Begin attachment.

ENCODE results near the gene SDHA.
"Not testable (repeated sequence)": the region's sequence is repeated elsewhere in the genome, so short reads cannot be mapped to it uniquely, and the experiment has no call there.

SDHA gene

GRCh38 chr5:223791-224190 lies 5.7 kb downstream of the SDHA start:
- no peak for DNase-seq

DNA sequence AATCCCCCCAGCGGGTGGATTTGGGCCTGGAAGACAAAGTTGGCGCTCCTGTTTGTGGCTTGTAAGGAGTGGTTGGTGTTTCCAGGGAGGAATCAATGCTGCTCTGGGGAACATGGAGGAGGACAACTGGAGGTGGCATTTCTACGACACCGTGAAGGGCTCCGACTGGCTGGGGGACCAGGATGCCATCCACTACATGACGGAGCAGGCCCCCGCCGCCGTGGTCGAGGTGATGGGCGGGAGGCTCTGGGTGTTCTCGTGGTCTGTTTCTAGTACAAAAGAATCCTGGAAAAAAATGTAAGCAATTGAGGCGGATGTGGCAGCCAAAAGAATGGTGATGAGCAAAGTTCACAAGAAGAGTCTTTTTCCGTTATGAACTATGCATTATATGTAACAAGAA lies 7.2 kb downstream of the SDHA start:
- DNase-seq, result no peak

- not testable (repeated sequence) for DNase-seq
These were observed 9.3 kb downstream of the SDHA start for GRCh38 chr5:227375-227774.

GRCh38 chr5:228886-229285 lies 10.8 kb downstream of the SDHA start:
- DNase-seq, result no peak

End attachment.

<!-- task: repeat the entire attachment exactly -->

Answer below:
ENCODE results near the gene SDHA.
"Not testable (repeated sequence)": the region's sequence is repeated elsewhere in the genome, so short reads cannot be mapped to it uniquely, and the experiment has no call there.

SDHA gene

GRCh38 chr5:223791-224190 lies 5.7 kb downstream of the SDHA start:
- no peak for DNase-seq

DNA sequence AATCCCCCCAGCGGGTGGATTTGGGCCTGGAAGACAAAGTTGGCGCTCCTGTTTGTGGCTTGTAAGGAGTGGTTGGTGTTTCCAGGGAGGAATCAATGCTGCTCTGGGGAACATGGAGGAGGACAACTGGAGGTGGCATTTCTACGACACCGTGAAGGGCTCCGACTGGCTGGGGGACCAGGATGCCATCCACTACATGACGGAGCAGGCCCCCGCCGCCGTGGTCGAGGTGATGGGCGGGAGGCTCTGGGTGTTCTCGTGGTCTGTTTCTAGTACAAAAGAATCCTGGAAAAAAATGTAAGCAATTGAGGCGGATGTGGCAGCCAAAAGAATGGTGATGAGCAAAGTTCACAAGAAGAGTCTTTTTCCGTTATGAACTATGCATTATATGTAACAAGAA lies 7.2 kb downstream of the SDHA start:
- DNase-seq, result no peak

- not testable (repeated sequence) for DNase-seq
These were observed 9.3 kb downstream of the SDHA start for GRCh38 chr5:227375-227774.

GRCh38 chr5:228886-229285 lies 10.8 kb downstream of the SDHA start:
- DNase-seq, result no peak